To the Editor: As the person who introduced metformin as adjunctive therapy for polycystic ovary syndrome (PCOS) in Australia in 1996,1 and subsequently introduced measurement of insulin levels during glucose tolerance testing,2 I would like to respond to the article by Samaras et al.3 These nine endocrinologists and epidemiologists have a patient population that is mostly middle-aged and older, quite different to my practice in PCOS, in which 80% of patients are aged between 12 and 45 years.
For 80%–85% of women with PCOS, the condition is a result of hyperinsulinaemia secondary to inherited insulin resistance. However, a significant proportion of PCOS is caused by dysfunction of the hypothalamic centre for control of fertility. This may be a result of incomplete maturation, stress, excessive exercise, or previous anorexia and bulimia. These women will not respond to restrictive diets, weight loss, or more exercise, or to metformin. Hence, they must be differentiated from women with insulin resistance or hyperinsulinaemia4 by history, examination, and measurement of insulin and sex hormone binding globulin (SHBG) levels. More than 30% of insulin-resistant women with PCOS are not obese, and elevated insulin levels or depressed SHBG levels are often the only means to distinguish them from women with PCOS from other causes.
For insulin-resistant women with PCOS, lowering insulin levels restores regular ovulatory cycles, clears acne and slowly reverses hirsutism, while preserving beta cell function. Reducing insulin levels must, therefore, be the objective of therapy, initially with diet and exercise. Metformin may be added if lifestyle change is ineffective.
Although I agree that the fasting insulin test does not completely correlate with the “gold standard” research tests, mathematical computations involving both fasting insulin and fasting glucose, such as the HOMA and QUICKI indices, do correlate extremely well with these tests, and require nothing more than a desk calculator.5 The best gold standard correlation in PCOS is achieved with the area under the insulin curve during a 3-hour glucose tolerance test.6 This formula, ½ fasting + 1-hour + 2-hour + ½ 3-hour insulin, gives far greater numerical emphasis to the 1- and 2-hour insulin values than to the fasting insulin level, contradicting the assertions by Samaras et al that 1- and 2-hour insulin measurements are useless.3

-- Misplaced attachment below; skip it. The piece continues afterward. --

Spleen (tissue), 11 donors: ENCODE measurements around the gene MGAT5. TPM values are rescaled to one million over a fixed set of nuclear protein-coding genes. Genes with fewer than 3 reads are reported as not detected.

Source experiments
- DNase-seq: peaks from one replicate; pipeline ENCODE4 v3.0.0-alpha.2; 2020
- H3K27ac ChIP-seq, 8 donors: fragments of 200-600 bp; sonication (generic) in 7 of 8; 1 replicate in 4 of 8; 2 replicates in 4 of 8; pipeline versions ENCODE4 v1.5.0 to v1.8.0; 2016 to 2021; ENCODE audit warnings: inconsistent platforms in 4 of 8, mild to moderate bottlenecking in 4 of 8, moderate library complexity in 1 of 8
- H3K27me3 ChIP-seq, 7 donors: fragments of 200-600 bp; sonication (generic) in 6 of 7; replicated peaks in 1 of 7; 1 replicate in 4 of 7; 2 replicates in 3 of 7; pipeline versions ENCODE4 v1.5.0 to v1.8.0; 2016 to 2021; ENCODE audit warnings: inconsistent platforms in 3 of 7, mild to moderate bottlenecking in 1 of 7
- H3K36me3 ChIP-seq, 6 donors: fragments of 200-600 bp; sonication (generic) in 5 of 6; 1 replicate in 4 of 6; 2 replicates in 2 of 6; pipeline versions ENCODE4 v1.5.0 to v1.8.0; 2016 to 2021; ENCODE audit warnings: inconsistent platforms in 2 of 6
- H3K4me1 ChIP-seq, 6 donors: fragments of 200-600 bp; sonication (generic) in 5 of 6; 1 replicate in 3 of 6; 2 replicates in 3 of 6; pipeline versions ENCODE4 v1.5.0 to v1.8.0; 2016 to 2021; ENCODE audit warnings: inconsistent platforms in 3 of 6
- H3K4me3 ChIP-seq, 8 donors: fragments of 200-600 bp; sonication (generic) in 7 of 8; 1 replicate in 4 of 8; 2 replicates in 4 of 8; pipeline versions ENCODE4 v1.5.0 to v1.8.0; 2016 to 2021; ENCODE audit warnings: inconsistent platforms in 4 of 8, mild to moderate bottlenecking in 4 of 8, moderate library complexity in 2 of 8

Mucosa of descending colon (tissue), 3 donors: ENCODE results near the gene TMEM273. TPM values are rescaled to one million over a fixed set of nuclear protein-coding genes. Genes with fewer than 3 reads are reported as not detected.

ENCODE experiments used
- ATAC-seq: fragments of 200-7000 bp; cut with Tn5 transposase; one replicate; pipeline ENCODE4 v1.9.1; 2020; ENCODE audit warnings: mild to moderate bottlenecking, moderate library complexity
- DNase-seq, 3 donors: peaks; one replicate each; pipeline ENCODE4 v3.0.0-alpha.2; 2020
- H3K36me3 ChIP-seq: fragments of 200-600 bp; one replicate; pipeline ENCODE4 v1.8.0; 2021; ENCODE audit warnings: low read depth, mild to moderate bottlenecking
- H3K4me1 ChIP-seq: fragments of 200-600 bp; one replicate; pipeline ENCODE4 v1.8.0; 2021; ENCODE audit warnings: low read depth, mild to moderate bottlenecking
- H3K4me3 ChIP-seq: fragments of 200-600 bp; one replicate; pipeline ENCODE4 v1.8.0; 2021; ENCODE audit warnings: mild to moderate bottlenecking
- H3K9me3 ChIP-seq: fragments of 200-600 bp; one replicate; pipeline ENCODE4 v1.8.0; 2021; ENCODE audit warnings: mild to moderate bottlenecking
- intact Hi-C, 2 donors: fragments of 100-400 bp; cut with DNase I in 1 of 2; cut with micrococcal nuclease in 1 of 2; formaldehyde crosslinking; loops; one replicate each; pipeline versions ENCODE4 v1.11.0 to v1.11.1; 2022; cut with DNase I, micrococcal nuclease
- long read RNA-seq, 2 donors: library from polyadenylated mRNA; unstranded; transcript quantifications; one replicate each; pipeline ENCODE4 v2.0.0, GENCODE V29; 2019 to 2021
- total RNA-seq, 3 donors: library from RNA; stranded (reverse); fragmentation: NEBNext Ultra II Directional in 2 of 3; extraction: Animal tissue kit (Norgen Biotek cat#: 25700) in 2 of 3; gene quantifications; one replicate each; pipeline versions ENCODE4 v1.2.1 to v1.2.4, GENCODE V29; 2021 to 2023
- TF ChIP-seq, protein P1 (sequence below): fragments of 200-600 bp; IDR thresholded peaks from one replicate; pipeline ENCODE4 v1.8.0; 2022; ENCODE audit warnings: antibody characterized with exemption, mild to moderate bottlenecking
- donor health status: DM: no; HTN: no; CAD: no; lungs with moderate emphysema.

In summary, insulin levels are elevated in adolescence and early adulthood in women with PCOS, and often in their siblings and children. This can give an earlier warning of future metabolic and cardiovascular problems than by conventional screening, at an age when people are less resistant to implementing lifestyle change, and giving a longer period for preventing pathology.
- 1. Kidson W. Polycystic ovary syndrome: a new direction in treatment. Med J Aust 1998; 169: 537-540. <MJA full text>
- 2. Kidson W. Insulin resistance — is testing worthwhile? Commonsense Pathology. Sydney: Royal College of Pathologists of Australasia, 2002. http://www.rcpa.edu.au/applications/DocumentLibrary Manager2/upload/CSF%20final%20for%202002.pdf (accessed Jan 2007).
- 3. Samaras K, McElduff A, Twigg SM, et al. Insulin levels in insulin resistance: phantom of the metabolic opera? Med J Aust 2006; 185: 159-161. <MJA full text>
- 4. Azziz R. Controversy in clinical endocrinology: diagnosis of polycystic ovarian syndrome: the Rotterdam criteria are premature. J Clin Endocrinol Metab 2006; 91: 781-785.
- 5. Carmina E, Lobo RA. Use of fasting blood to assess the prevalence of insulin resistance in women with polycystic ovary syndrome. Fertil Steril 2004; 82: 661-665.
- 6. Ciampelli M, Leoni F, Cucinelli F, et al. Assessment of insulin sensitivity from measurements in the fasting state and during an oral glucose tolerance test in polycystic ovary syndrome and menopausal patients. J Clin Endocrinol Metab 2005; 90: 1398-1406.
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